Friday, March 2, 2007

"Lost Constitution" Satisfies

My guilty pleasure reading includes thrillers, though I don't get to read them as much nowadays. Robert Ludlum, David Morrell, John Maxim, and now Barry Eisler are among my favorites.

I've discovered a new (for me) writer who's better than Grisham, to name a popular novelist. William Martin's his name, and "The Lost Constitution" is his latest. I have thoroughly enjoyed this one. Here's a little blurb:

"Rare-book expert Peter Fallon and his girlfriend, Evangeline Carrington...are back for another treasure hunt through time. They have learned of an early, annotated draft of the Constitution, stolen and smuggled out of Philadelphia. The draft's marginal notes spell out, in shocking detail, the Founders' unequivocal intentions - the unmistakable meaning of the Bill of Rights. Peddled and purloined, trafficked and concealed for over two centuries, the lost Constitution could forever change America's history - and its future."

All of New England becomes a character in this gripping novel, in which the author alternates between the present-day hunt for the lost document, and the actual history of its journey from 1786 to now. The protagonist is a dogged researcher in following the path of a legend and along the way he and his love escape killers while sussing out the clues to the Constitution's present location. I give it a high B+, and highly recommend it for your entertainment. You might just learn a few things along the way, too.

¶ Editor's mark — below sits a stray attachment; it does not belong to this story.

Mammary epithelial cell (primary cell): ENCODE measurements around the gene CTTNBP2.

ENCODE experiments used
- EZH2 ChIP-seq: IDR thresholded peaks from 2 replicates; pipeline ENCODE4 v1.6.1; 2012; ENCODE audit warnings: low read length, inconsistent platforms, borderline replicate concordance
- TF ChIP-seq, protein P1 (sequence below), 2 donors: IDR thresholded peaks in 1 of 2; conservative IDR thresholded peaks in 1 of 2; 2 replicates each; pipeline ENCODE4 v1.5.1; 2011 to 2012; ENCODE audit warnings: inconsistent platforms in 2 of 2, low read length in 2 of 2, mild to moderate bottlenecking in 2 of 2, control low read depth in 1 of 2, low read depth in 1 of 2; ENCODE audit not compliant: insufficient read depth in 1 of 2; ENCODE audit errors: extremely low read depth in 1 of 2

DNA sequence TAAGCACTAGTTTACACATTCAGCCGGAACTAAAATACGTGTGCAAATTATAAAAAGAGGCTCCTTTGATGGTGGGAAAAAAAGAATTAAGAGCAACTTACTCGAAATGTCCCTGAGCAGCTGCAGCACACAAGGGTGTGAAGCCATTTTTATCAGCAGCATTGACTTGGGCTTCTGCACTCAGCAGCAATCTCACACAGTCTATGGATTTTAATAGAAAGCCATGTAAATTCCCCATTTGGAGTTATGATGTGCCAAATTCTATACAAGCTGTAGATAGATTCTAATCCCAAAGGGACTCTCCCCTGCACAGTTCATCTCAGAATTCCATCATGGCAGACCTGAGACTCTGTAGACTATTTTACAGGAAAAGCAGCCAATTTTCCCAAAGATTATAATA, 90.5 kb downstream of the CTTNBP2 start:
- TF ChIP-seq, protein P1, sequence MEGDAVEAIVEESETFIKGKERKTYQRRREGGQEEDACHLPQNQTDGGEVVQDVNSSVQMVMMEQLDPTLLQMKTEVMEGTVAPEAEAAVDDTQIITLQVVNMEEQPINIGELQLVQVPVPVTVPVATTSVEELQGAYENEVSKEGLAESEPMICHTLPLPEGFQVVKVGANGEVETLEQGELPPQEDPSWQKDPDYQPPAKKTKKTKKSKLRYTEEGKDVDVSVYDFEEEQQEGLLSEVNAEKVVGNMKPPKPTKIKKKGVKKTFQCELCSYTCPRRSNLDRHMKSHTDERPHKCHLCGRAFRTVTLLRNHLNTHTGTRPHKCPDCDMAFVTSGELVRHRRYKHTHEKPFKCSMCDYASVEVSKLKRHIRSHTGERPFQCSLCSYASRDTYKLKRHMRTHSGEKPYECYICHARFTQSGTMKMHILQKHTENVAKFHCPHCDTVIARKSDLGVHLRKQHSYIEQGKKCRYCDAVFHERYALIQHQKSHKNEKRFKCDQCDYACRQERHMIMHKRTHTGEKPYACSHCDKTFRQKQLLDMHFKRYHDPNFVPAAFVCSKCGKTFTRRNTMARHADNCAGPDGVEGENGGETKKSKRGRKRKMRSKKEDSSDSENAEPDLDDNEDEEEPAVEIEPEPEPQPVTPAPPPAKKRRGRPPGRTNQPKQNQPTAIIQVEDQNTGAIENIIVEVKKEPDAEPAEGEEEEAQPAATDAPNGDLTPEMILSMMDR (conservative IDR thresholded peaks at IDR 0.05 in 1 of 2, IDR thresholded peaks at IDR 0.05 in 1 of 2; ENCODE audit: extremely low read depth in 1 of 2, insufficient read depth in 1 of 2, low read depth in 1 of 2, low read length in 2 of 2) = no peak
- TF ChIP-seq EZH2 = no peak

Read about the author.

The Lost Constitution by William Martin
ISBN 9780765315380, May 2007 Forge/Tor (Hardcover) $24.95 (Fiction)

Previous books in the series: Back Bay (1979) and Harvard Yard (2003). We have both of these titles in mass-market format ($7.99)

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